Poor John Tierney, every time he opens his mouth he sticks a lead foot in it.**
In his follow-up on his first severely flawed attempt on the topic of women in science, Tierney says:
A 2005 report by the American Institute of Physics pointed to figures (from 2002) showing that women constituted 15 percent of full professors …
In fact, he is just flat wrong. The report says 5%. So how does he get 15%? Well, the report says that women in astronomy hold 10% of the full professorships. So 5+10 equals 15? Oddly enough, no, at least to the extent that that does not give you the correct figure for the percentage of women full professors in two fields that are often taken together in data charts.
The AIP does sometimes go in for spin, and their newer report can illustrate that. It does give us the rather lovely news that:
It should be noted that most physics departments have relatively few faculty members of either sex.
(Unfortunately, this probably doesn’t mean that physics departments have somehow become socially very accepting of inter-sexed people.) At least as misleadingly, it remarks
As Figure 3 shows, physics departments that do not grant graduate degrees (median number of faculty =4) are less likely to have women faculty members than larger, PhD-granting physics departments.
As I noted in a comment on our earlier discussion of Tierney, from the point of view of doing first-class research, it is not such a good thing for a scientist to be at a non-PhD-granting department; NSF has been worried that women get clustered there, and this suggests that isn’t so. Unfortunately, their statistics tell the opposite story. Women form 10% of the faculty of PhD granting departments and 19% of the other.
There are a lot of comments floating around about how physics does not show much attrition as women move from a BS to a PhD and on to faculty positions, including full prof. So I decided to look at some of the statistics from NSF on Physics, first on degree distribution according to gender and then on employment. I didn’t find much data from that agency on employment in physics by rank, but one report puts the general percentage of women full profs in the physical sciences at 7%. The newer report of the AIP puts the latter figure for physics at 6%.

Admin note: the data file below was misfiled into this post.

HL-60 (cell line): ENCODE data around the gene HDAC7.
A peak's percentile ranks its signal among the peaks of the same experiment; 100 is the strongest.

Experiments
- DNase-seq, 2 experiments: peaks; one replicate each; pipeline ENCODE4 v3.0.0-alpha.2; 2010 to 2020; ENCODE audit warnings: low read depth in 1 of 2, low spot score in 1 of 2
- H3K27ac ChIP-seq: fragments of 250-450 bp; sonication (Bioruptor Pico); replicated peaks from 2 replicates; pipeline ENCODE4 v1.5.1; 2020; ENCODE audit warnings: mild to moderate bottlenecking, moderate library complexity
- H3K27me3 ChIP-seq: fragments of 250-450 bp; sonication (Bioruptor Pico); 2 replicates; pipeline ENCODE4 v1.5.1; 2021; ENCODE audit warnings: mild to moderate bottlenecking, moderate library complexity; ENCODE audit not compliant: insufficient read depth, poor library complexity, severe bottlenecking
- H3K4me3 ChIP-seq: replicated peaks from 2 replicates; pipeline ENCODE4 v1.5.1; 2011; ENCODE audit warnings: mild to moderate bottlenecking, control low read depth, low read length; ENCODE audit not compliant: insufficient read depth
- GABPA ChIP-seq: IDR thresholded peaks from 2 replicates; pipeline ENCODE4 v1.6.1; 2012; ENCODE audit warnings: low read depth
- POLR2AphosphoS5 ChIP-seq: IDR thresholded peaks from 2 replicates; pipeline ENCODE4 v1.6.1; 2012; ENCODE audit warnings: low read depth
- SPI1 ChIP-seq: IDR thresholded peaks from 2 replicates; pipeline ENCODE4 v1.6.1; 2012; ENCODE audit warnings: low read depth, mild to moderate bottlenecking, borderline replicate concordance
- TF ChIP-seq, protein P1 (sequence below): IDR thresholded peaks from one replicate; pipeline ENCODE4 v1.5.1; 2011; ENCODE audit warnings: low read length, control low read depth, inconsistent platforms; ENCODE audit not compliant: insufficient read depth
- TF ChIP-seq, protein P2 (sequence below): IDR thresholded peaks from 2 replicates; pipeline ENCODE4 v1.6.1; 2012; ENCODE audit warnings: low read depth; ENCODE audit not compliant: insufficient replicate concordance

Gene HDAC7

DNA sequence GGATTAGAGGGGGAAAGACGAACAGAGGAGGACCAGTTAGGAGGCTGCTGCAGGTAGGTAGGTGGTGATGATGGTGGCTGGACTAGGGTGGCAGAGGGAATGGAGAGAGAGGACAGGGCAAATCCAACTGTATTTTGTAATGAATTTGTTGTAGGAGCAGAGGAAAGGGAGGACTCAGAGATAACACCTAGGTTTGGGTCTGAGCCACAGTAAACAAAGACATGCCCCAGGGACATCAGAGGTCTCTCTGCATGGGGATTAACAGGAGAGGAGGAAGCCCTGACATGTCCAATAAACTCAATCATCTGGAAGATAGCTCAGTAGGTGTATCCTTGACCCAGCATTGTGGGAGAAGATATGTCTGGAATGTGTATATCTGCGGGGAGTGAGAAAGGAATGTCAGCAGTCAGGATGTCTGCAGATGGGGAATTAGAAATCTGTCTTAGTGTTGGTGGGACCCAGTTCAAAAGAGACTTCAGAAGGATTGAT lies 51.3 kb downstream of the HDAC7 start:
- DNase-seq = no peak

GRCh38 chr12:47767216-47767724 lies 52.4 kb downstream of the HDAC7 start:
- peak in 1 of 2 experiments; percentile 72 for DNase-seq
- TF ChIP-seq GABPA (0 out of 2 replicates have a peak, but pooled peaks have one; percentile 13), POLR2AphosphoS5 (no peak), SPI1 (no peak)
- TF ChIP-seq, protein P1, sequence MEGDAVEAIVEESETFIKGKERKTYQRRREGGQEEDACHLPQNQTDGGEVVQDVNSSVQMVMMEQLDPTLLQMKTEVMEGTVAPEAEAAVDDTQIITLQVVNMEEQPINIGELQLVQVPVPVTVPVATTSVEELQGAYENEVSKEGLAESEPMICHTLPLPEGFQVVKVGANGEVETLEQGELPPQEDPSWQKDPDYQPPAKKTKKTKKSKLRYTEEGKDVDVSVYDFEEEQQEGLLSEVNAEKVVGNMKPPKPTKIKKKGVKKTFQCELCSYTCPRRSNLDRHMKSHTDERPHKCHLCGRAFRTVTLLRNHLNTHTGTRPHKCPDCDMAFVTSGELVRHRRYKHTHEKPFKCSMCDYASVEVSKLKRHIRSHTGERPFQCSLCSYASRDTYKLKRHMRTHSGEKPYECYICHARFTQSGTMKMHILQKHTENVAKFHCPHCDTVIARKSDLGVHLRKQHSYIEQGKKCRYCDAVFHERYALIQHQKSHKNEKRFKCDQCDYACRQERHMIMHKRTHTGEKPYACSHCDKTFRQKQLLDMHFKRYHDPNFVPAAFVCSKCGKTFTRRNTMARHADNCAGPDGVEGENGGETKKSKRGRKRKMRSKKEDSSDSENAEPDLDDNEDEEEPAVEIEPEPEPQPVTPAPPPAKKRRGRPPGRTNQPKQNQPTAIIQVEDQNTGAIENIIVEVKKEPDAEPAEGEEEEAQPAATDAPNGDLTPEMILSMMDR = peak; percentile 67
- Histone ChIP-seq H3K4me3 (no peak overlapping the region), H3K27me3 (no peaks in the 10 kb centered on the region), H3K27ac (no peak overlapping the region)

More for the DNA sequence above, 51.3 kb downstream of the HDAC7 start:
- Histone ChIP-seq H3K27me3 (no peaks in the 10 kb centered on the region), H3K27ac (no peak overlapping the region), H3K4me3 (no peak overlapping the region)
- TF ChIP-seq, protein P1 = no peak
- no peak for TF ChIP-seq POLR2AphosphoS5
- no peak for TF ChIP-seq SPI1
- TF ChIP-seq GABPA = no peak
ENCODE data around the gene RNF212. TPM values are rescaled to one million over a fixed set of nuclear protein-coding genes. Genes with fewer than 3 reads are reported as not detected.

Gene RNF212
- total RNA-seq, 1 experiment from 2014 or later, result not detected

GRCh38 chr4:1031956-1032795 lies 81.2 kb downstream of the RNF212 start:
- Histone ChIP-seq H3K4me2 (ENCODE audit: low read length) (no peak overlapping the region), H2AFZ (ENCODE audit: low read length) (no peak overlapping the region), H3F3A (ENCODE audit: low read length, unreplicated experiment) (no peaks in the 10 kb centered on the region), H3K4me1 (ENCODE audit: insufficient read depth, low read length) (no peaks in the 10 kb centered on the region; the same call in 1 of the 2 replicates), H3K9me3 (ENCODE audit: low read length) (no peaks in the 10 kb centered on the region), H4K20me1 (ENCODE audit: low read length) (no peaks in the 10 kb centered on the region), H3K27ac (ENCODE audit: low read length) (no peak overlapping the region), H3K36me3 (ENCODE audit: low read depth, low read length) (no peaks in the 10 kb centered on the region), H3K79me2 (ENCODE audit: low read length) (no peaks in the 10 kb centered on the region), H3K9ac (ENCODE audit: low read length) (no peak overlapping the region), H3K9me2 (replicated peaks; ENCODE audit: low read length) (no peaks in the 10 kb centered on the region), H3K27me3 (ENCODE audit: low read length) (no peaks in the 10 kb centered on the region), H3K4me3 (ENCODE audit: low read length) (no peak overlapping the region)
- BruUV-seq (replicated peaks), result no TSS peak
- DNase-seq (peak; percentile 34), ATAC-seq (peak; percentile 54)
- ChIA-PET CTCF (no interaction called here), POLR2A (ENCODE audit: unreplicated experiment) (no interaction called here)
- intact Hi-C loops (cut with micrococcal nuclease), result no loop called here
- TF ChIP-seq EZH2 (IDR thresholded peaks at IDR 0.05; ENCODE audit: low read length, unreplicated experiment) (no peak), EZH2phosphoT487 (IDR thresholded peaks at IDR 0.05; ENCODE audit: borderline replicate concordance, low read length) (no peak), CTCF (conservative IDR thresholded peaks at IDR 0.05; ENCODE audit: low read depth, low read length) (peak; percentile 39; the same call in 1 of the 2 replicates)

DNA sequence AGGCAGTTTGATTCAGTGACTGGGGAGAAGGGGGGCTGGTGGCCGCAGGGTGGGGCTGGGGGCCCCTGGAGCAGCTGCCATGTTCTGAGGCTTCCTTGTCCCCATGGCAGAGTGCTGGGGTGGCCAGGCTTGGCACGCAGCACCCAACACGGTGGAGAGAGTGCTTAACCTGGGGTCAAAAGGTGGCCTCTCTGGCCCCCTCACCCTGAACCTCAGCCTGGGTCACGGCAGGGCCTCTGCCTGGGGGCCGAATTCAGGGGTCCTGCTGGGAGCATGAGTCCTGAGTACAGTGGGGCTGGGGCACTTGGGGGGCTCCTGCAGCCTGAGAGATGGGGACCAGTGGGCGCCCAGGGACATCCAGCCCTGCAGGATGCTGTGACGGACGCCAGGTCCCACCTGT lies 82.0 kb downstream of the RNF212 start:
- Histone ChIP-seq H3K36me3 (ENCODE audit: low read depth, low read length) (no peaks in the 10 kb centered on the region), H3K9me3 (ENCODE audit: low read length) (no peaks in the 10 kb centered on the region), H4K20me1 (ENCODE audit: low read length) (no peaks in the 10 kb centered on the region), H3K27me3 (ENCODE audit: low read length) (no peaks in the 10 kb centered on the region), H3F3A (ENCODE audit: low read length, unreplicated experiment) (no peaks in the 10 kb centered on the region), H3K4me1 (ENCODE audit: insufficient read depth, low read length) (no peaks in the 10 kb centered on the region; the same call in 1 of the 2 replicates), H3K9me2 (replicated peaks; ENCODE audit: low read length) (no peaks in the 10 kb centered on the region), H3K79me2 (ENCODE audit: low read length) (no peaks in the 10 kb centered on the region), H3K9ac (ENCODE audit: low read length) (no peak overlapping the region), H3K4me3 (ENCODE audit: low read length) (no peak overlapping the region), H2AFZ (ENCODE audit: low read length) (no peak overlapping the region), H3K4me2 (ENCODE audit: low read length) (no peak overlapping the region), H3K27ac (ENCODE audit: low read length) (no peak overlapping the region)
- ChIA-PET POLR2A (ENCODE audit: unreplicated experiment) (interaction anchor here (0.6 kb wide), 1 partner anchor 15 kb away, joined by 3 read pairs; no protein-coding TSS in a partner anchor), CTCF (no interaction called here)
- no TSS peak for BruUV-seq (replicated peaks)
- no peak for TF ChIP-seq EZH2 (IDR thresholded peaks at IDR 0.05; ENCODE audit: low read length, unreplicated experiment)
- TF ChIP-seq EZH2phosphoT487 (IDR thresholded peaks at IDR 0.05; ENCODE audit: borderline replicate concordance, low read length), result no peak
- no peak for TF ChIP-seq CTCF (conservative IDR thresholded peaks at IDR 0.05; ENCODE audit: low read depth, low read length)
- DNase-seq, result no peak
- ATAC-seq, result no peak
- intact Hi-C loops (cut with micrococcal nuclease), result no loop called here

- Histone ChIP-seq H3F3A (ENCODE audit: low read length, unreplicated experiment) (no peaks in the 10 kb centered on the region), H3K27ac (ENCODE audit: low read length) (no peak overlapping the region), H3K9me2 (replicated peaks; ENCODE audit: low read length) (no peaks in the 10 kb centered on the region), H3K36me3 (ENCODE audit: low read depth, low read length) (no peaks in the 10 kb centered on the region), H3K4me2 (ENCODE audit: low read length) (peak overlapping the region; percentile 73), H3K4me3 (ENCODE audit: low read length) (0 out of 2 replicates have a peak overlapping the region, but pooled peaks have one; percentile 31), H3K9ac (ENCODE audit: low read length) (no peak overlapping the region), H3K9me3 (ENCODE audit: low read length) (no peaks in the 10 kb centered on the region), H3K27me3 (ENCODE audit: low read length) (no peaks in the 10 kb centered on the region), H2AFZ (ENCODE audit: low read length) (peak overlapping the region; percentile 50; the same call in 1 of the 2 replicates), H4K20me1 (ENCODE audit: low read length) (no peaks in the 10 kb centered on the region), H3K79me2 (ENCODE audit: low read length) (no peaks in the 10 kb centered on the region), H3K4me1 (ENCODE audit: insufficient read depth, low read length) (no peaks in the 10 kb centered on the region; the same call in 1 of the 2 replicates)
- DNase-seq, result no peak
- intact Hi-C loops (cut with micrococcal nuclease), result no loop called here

So what about attrition through the degrees. It is reasonable to think that if it is very hard from women to survive in physics, those who get a BS may be particularly bright and dedicated. So a lack of attrition is not an indicator of a lack of bias. In any case, there are indication of attrition in the NSF data, but not as large as in the sciences more generally. It takes 7 years on average to get a PhD in physics. In 1997, 19% of the bachelors degrees in physics went to women. In 2004, 15% of the PhDs went to women.
For all that, it is very important to notice that there seem to be real signs of progress in physics. In 2004 22% of the bachelors degrees went to women, which is up by 5 percentage points. And the AIP reports that over 25% (as I remember the figure) of the new assist profs are women. There have been about 10 years of enormous social and governmental pressure on the sciences and engineering departments to open up their gates and it looks to be having a significant impact in physics and, one can expect, elsewhere..
And I’d feel real cheered up if I weren’t in philosophy.
**In memory of the late Ann Richard’s remark about W’s silver foot.
I’m indebted to Debra Duncan’s comment on the earlier Tierney post for alerting me to this further discussion.